I recently got the opportunity to visit the most unique Sunset Cliffs residence, once home to the late and internationally-recognized artist, Leslie Perlis. This home was designed in a post-modernism style, which was a movement that emerged in the 1960s as a reaction against the formality and lack of variety of modern architecture.
The house contains whimsical touches throughout and is even said to have secret passageways of sorts where Leslie would hide her valuables.
Leslie actually grew up in this home but decided to renovate it in 2009 to better fit her taste. The result was a bold and wild flavor that I'm sure stirred up the neighborhood a bit. Beyond it being her residency, this was also Leslie's studio. When she lived here, the home was brimming with her artwork.
A big inspiration behind her style was artist, Peter Max. She was a huge fan and collector of his art and even dubbed the unofficial president of the Peter Max fan club. And even though she is not part of my era, I feel like Leslie would have been a big fan of Lisa Frank's colorful artwork as well.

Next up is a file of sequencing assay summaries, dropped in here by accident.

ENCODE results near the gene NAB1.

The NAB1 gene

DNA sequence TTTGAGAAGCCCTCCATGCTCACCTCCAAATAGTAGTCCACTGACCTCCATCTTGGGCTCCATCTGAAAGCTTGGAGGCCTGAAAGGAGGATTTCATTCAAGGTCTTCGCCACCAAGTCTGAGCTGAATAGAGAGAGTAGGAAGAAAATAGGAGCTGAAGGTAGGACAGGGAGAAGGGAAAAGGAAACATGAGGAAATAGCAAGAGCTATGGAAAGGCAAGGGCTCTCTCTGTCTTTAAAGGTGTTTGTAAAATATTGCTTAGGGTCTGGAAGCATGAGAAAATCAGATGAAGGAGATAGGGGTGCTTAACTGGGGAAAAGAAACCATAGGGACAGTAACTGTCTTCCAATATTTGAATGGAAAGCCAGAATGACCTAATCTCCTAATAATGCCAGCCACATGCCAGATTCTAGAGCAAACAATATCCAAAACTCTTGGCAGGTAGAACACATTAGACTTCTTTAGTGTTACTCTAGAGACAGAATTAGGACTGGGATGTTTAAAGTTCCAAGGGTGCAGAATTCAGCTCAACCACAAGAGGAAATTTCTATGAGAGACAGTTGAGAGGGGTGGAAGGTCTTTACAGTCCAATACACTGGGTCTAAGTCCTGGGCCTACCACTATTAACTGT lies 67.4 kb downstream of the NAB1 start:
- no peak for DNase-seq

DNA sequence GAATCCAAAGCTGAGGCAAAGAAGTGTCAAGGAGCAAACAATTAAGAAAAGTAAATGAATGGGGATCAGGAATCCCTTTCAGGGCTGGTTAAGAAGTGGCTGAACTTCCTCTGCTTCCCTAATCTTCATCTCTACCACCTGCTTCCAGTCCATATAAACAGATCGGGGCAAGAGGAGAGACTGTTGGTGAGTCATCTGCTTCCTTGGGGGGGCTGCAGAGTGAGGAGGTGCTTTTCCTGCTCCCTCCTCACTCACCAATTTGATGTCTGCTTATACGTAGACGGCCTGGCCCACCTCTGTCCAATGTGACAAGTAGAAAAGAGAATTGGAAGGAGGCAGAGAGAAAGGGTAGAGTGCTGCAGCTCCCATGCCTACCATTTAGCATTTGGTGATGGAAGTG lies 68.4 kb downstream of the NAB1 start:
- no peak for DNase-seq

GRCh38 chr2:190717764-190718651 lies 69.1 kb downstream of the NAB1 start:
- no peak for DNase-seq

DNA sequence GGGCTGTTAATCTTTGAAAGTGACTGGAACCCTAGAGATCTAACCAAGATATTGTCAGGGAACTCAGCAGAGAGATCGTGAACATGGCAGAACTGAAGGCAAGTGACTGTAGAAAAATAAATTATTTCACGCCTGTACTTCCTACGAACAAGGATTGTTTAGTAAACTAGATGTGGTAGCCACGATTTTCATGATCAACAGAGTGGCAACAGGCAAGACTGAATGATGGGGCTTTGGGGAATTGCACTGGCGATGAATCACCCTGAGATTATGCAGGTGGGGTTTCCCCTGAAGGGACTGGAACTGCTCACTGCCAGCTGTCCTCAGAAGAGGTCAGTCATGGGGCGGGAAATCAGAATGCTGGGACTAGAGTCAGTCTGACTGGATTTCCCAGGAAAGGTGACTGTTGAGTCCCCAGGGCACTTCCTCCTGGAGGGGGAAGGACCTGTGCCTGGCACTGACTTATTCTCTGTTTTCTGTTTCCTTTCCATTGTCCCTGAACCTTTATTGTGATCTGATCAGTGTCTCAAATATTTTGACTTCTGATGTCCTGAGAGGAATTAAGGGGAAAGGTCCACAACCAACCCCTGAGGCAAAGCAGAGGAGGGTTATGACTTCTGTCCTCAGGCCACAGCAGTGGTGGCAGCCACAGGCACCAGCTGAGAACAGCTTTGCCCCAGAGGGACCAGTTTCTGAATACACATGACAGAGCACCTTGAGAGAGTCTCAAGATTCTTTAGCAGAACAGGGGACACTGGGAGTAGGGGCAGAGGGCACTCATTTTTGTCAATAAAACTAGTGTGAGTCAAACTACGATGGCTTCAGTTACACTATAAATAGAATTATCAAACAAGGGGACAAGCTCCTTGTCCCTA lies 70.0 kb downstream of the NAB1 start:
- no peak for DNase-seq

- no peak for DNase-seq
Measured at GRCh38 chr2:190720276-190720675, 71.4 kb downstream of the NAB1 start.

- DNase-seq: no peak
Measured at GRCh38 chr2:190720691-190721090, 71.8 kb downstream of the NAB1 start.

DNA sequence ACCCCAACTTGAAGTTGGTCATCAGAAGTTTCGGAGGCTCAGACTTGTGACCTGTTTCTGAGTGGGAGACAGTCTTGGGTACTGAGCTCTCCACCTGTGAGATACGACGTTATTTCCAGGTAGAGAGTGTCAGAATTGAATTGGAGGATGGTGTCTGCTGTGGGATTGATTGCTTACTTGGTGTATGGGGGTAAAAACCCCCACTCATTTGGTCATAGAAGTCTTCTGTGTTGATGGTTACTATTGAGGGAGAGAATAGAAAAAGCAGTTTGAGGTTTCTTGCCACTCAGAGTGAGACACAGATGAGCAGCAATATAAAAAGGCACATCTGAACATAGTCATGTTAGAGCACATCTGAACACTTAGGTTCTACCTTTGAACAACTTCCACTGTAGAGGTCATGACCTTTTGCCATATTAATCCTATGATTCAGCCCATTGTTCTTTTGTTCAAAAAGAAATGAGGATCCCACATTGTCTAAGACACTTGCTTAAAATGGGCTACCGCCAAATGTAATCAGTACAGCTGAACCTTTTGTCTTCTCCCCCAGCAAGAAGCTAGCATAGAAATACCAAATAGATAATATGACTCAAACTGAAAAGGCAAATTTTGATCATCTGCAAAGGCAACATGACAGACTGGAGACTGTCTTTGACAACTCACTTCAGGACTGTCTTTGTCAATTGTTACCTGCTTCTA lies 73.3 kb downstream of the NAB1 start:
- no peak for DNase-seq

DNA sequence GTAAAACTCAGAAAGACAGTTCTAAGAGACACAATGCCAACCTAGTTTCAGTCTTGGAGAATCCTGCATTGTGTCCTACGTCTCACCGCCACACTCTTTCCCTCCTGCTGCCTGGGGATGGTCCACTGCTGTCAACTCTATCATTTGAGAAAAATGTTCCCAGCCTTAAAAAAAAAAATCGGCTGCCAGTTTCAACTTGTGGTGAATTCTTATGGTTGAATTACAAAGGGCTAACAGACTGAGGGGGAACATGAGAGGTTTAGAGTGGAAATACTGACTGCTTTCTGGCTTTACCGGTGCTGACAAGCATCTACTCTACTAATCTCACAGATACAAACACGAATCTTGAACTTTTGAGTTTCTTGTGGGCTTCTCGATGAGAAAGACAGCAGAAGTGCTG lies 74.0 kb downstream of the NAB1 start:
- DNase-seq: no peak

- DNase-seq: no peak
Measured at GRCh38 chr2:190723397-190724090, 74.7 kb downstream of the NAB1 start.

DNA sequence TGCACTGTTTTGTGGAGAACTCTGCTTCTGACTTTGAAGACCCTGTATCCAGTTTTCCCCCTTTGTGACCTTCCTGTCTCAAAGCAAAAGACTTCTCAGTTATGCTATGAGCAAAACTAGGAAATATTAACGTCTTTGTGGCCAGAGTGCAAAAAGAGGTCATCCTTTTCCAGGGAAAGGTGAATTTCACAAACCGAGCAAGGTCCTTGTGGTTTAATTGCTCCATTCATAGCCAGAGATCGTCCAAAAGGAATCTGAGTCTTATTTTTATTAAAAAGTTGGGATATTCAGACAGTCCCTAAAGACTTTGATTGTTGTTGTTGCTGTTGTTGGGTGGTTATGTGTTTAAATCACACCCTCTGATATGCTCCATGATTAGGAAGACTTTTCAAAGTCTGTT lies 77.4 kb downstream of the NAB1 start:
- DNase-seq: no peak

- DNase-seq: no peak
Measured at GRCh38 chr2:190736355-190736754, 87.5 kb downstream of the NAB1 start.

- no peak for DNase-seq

I was able to see photos from her estate sale, which gives a better idea of who she was like as a person. This home was VIBRANT and clearly an artist lived inside it. You can tell she was constantly crafting and excitedly strumming up new ideas. Her home was almost an art installation in itself.
Leslie was most known for her glass artistry which can be found in churches, schools, residencies, restaurants and I'm sure many other nooks and crannies. She was also an author, teacher and one of the founding members and former president of the Art Glass Association of Southern California.
Without ever meeting her and even before even reading about her, I could already tell what a vibrant spirit she was just by seeing one single photo of her.
Online you can find articles where her friends describe in great detail what a caring person she was. Leslie was always looking to help others and contributing to her community. She was involved for over a decade putting stockings together for military troops and also created the Eric Pratt Drum Line Fund in memory of her late son.
Her life was filled with love, color, music dancing and turning everything around her into a wonderland of design. Although she has passed in human form, her life and legacy will clearly live on. And so is the beauty of being an artist. Your memory is forever held in every piece you lovingly created.